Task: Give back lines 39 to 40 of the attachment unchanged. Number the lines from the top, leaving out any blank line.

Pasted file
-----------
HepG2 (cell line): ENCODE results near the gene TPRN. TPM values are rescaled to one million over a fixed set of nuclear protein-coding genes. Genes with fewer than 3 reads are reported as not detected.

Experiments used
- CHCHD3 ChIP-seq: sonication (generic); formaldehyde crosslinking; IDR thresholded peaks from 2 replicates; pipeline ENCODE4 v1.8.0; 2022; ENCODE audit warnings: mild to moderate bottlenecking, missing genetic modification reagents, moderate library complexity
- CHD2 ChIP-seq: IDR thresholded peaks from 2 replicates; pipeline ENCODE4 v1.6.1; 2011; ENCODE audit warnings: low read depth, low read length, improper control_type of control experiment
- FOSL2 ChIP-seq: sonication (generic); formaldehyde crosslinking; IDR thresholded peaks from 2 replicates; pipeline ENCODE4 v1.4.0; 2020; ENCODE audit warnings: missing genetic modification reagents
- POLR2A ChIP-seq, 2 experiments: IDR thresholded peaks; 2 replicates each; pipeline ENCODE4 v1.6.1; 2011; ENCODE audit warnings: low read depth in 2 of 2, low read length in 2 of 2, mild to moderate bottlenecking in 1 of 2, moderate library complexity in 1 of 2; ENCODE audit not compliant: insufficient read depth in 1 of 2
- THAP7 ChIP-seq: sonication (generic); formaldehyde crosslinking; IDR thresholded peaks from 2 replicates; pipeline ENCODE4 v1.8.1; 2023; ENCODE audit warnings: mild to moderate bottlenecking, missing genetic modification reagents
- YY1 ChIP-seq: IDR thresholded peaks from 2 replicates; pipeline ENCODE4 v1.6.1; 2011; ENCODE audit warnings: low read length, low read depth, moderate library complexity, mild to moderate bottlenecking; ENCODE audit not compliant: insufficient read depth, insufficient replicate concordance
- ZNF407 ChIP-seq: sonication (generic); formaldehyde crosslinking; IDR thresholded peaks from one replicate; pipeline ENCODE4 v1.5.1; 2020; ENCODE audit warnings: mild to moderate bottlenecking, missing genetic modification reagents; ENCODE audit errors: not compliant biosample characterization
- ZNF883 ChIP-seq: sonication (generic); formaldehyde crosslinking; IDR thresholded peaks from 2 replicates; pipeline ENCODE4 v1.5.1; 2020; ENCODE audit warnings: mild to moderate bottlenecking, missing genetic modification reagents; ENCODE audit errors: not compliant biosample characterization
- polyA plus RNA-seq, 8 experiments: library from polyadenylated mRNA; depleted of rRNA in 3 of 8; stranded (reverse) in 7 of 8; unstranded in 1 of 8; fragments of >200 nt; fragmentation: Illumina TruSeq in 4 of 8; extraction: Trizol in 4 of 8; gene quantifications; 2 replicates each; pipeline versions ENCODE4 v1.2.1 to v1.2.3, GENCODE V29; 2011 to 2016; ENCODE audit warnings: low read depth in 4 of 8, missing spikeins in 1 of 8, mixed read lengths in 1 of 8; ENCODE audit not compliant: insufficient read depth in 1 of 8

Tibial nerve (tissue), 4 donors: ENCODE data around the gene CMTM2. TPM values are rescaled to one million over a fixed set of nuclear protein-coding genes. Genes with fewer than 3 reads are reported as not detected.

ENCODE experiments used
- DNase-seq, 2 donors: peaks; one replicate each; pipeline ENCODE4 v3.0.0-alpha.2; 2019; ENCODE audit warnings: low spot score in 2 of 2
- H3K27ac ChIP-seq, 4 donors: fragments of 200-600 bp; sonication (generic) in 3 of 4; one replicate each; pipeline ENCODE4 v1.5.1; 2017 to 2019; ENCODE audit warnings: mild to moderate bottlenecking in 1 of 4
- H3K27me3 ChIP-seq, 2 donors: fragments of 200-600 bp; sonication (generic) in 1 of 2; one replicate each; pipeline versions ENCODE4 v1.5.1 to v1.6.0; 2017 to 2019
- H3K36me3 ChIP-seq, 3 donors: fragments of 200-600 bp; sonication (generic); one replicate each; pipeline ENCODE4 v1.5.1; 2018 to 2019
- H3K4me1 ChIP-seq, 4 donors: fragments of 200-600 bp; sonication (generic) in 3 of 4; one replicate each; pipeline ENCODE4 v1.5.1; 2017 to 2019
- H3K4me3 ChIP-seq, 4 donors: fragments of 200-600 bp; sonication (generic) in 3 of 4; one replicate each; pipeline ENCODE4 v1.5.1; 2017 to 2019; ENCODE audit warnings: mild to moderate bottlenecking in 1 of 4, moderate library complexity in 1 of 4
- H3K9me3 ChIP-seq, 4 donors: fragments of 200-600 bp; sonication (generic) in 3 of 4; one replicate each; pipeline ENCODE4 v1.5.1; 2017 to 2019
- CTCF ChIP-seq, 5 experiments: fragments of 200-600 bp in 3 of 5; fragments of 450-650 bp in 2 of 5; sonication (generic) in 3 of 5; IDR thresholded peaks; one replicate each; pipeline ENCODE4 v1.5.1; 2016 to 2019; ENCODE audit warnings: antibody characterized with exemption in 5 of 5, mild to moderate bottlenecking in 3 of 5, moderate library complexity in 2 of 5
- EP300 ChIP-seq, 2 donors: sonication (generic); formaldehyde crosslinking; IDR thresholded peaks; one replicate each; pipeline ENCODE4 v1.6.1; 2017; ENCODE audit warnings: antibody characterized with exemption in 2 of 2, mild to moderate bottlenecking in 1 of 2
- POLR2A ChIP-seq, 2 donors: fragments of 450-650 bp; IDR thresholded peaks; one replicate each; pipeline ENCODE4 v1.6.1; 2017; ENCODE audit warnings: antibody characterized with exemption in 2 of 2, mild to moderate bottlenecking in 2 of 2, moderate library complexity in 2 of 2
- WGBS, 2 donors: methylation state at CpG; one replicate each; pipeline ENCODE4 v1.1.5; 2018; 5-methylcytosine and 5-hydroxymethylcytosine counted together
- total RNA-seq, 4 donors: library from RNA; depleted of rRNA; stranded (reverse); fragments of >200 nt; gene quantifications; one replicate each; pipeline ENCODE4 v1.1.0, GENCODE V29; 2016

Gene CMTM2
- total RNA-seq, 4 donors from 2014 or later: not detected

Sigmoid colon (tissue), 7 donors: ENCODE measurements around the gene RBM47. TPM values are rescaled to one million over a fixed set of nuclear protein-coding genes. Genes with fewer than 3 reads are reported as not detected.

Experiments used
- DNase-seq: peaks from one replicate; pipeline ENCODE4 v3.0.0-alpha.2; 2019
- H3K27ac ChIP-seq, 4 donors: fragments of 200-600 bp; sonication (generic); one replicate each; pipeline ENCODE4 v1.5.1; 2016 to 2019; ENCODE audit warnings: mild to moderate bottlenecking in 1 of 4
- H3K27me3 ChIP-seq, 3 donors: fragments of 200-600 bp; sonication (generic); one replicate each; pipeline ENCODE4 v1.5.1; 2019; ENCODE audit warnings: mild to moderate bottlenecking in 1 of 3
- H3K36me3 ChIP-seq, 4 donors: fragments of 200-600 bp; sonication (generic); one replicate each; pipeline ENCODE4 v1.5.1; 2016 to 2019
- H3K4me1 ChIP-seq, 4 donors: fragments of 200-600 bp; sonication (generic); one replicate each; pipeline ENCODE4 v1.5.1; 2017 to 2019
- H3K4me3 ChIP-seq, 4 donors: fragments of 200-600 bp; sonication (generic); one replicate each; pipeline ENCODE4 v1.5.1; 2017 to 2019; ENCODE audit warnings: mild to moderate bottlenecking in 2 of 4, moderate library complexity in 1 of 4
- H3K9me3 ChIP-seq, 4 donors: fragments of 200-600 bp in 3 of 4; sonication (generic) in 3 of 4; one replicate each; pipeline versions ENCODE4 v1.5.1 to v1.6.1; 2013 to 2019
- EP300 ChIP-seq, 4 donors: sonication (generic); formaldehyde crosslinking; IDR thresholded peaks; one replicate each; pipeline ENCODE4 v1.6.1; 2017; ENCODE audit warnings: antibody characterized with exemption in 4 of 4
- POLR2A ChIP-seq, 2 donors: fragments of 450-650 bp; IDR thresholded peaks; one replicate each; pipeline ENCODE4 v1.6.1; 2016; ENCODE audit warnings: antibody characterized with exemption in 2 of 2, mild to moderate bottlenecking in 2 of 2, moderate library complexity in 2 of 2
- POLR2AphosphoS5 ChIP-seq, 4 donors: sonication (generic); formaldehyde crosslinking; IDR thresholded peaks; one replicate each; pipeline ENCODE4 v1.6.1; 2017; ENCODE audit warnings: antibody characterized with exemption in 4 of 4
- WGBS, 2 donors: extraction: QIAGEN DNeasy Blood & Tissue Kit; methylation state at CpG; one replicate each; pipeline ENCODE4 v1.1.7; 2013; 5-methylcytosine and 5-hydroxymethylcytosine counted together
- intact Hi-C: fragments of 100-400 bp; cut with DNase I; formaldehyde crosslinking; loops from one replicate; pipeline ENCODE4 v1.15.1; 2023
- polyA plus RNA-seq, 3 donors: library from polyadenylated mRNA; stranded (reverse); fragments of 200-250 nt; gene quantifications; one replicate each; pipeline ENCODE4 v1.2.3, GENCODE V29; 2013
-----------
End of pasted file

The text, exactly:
- POLR2AphosphoS5 ChIP-seq, 4 donors: sonication (generic); formaldehyde crosslinking; IDR thresholded peaks; one replicate each; pipeline ENCODE4 v1.6.1; 2017; ENCODE audit warnings: antibody characterized with exemption in 4 of 4
- WGBS, 2 donors: extraction: QIAGEN DNeasy Blood & Tissue Kit; methylation state at CpG; one replicate each; pipeline ENCODE4 v1.1.7; 2013; 5-methylcytosine and 5-hydroxymethylcytosine counted together